People have very strong opinions about Zack Snyder. Not just about his films, either. Snyder, over the years, has acted as a lightning rod for Hot Takes about both his content and his actions, amounting to no shortage of columns, features, YouTube episodes, podcasts and more centered around the SnyderVerse. That content seemed to turn its dial to the proverbial 11 setting when it focused on Zack Snyder’s Justice League -- whether commenting on the lost movie, the reasons for Snyder leaving it, the way that he encouraged his fanbase to fight for his Snyder Cut, or the way that Justice League now is going to be released. Everyone, it appears, continues to have an opinion.

I never realized just how controversial a figure Zack Snyder was until I focused my attentions to documenting the fight for his Snyder Cut of Justice League in a new book I have arriving on March 1 titled Release the Snyder Cut: The Crazy True Story Behind The Fight That Saved Zack Snyder’s Justice League. In order to unearth that “Crazy True Story,” you need to weed through ample amounts of discourse regarding Snyder to find the truth. It made me wonder how much Snyder, himself, pays attention to the sheer amount of conversation that swirls around himself and his projects… and how he avoids answering back when people say things that are false or misleading.

One such criticism leveled at the Snyder Cut of Justice League for years is that it didn’t exist. There are far too many bloggers who staked their reputations on the fact that the Snyder Cut never would or could see the light of day. So much so that when HBO Max finally confirmed that Zack Snyder’s Justice League WOULD be released in March 2020, those same armchair pundits continued to push narratives about “toxic fandom” being rewarded, or this Cut not being THE Snyder Cut. It’s all so exhausting.

Even for Zack Snyder. After he, alongside his wife Deborah and his co-star Henry Cavill, announced that the Snyder Cut was coming, Snyder spoke with me for the Release the Snyder Cut book. Be discussed a wide range of topics, all of which end up in the book, but when we got around to the idea of his fanbase being labeled as “toxic,” or the release of his cut being a win for toxic fandom, Snyder finally opened up and told me:

I just think that’s sour grapes. There’s really no other way to say it. We know the people who were the architects of that narrative, and it’s pretty obvious what their agenda is. Those are people that I’ve been held back from confronting, by wiser people in the room. Because I’d love to get at some of these characters. Some direct conversation would be nice. Just to say, one, you don’t know shit about what you’re talking about. And we can break down everything they’ve ever [said]. I can make a list. There’s a few of these guys where I could just get a list of everything they’ve ever said, that they thought was right, and [I could tell them] every single thing they’ve said is wrong.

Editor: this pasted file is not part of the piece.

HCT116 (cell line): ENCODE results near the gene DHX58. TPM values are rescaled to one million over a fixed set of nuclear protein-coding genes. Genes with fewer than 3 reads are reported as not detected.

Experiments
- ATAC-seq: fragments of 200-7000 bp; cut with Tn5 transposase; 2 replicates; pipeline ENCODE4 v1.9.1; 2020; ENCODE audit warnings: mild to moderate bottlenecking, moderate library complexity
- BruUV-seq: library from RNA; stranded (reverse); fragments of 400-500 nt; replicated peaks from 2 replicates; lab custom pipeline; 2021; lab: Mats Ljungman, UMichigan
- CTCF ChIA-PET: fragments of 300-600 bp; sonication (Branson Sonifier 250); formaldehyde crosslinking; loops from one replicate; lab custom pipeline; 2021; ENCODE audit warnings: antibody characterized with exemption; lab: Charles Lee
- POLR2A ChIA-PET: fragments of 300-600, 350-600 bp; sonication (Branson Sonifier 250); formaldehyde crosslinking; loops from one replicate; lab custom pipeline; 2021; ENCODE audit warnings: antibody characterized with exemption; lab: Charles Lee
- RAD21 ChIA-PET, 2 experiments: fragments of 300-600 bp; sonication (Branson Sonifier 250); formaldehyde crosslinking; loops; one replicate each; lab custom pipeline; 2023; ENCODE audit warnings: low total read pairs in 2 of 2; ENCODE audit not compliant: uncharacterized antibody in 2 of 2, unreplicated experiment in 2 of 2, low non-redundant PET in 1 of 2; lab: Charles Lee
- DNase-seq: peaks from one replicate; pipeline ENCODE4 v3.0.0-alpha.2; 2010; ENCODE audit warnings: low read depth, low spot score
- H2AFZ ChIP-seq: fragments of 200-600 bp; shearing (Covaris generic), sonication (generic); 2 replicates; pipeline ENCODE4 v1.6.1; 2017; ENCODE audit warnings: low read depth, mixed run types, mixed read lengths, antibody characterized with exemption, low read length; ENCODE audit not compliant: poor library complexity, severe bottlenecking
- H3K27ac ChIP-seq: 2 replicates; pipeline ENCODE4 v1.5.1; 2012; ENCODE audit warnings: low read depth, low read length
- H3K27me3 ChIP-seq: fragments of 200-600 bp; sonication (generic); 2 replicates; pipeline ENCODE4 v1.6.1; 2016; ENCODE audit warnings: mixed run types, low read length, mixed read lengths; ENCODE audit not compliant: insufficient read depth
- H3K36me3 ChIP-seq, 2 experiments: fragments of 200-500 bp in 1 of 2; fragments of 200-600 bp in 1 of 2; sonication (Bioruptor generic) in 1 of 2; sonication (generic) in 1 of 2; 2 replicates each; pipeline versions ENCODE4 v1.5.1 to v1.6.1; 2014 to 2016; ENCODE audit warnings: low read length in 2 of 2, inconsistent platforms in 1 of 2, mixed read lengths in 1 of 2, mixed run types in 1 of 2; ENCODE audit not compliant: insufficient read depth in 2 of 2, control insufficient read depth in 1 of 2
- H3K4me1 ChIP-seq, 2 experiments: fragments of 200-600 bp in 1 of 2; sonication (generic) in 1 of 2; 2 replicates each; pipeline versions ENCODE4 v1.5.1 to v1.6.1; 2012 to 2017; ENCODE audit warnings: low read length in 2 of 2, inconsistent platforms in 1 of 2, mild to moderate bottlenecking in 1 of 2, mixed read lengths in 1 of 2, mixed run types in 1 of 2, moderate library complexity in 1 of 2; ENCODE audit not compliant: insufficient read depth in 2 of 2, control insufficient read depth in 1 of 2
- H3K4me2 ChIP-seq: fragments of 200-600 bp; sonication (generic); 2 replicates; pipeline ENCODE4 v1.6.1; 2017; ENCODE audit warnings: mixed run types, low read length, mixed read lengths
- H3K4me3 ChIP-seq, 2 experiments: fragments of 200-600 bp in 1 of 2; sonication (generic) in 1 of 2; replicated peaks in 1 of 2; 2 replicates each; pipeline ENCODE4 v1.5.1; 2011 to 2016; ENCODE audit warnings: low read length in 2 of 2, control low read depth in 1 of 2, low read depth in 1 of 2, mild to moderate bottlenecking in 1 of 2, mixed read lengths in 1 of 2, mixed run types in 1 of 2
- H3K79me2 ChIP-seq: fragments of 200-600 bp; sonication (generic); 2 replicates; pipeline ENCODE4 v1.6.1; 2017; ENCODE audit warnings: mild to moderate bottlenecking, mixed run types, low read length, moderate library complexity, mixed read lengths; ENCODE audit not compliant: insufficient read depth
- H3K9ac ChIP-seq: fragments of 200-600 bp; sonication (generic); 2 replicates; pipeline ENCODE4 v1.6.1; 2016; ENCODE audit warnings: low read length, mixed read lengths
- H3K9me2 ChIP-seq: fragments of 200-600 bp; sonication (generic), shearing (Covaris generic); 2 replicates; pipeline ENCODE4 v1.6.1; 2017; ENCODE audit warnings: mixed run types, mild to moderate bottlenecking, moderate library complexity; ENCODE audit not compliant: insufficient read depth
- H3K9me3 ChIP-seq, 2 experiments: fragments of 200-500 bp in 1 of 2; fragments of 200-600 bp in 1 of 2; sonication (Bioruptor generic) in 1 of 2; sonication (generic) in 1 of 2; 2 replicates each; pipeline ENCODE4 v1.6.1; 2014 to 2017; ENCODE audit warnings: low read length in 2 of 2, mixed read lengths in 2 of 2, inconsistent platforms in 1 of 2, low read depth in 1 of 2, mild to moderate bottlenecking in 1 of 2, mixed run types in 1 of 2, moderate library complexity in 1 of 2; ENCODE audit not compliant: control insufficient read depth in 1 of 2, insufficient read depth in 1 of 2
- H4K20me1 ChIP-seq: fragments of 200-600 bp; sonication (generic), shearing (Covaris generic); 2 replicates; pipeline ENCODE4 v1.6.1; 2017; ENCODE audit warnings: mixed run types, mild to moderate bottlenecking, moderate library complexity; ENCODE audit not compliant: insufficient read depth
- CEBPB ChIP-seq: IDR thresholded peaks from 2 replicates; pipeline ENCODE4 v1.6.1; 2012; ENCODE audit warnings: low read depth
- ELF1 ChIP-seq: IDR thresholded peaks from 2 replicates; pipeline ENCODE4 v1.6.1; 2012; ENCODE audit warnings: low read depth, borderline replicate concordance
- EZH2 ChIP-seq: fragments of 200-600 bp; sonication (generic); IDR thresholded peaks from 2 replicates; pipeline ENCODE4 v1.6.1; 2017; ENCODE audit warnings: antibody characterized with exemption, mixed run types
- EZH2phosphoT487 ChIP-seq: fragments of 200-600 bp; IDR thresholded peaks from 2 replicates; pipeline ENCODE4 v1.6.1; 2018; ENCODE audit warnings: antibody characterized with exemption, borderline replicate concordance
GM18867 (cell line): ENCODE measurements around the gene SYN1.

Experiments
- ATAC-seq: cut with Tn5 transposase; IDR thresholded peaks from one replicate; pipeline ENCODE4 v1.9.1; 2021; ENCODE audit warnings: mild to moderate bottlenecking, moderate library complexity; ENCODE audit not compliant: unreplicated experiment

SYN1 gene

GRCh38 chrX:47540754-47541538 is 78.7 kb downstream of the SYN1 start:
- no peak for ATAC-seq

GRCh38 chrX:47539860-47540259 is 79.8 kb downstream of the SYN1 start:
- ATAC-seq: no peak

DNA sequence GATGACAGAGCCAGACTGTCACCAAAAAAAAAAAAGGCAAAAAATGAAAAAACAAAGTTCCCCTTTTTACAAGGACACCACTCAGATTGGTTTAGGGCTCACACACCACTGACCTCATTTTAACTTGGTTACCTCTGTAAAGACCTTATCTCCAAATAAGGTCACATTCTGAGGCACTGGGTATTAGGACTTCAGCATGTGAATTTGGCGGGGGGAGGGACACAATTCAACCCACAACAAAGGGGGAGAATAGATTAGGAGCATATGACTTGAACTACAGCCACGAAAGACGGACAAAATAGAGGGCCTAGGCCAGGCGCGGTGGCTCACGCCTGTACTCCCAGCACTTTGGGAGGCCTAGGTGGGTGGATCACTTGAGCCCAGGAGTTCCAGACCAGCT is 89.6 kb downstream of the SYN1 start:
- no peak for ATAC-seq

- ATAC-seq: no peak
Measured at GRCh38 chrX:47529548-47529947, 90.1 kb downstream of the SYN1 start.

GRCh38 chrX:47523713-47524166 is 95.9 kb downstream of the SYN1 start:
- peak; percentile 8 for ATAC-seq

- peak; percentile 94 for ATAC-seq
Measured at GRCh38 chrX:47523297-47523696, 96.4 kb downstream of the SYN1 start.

You could hear Zack Snyder’s exasperation as he recounted having to sit back and absorb false information being spread by people outside of his circle. Some might argue that this comes with the territory. When you make films, you put them out into the world to be judged, and there’s a healthy cottage industry of entertainment pundits who critique, opine and bloviate about anything, with Snyder and his DC movies being a popular topic.

But as Zack Snyder continued, he asked legitimate questions about the ones whose information had been proven false time and again, as he wondered:

And so, in what world do you have any credibility anywhere, to any- one? I would love the opportunity to just say to the world, and to fandom in general, who these fakers are and what should be done to them, or with them. It’s just a bunch of BS. In regards to that toxic fandom, or it’s ‘a win for toxic fandom,’ again, in what world does this ‘toxic fandom’ raise hundreds of thousands of dollars for suicide prevention? How is that toxic fandom? They’ve probably achieved more than any other fan base, [and done more] good than any other group. So I don’t understand.

Nor do I. The charitable work of the Release the Snyder Cut movement often gets overlooked by critics who attack the fanbase as toxic. To date, the RTSC family has raised more than $500,000 in charitable donations for the American Foundation for Suicide Prevention, a cause that is deeply important to the Snyders. As Zack Snyder went on to tell me, there’s no denying that the work done by the RTSC community and the monies raised have helped to save lives. That’s just a fact.

Filmmakers need to have a thick skin. Their art is judged, and either accepted or rejected. I have a hard time trying to imagine how Zack Snyder endures the amount of scrutiny that surrounds his movies, both those that get traditional release, and those who need to fight uphill battles just to see the light of day

His Snyder Cut of Justice League finally will be released on March 18, 2021. It will screen on HBO Max, and hopefully will receive some form of theatrical release, so that fans can witness the IMAX ratios that Snyder fought so hard to include. And if you want to learn more about Zack Snyder and his journey for getting Justice League back in front of his audience, grab a copy of the Release the Snyder Cut book, arriving on March 1.

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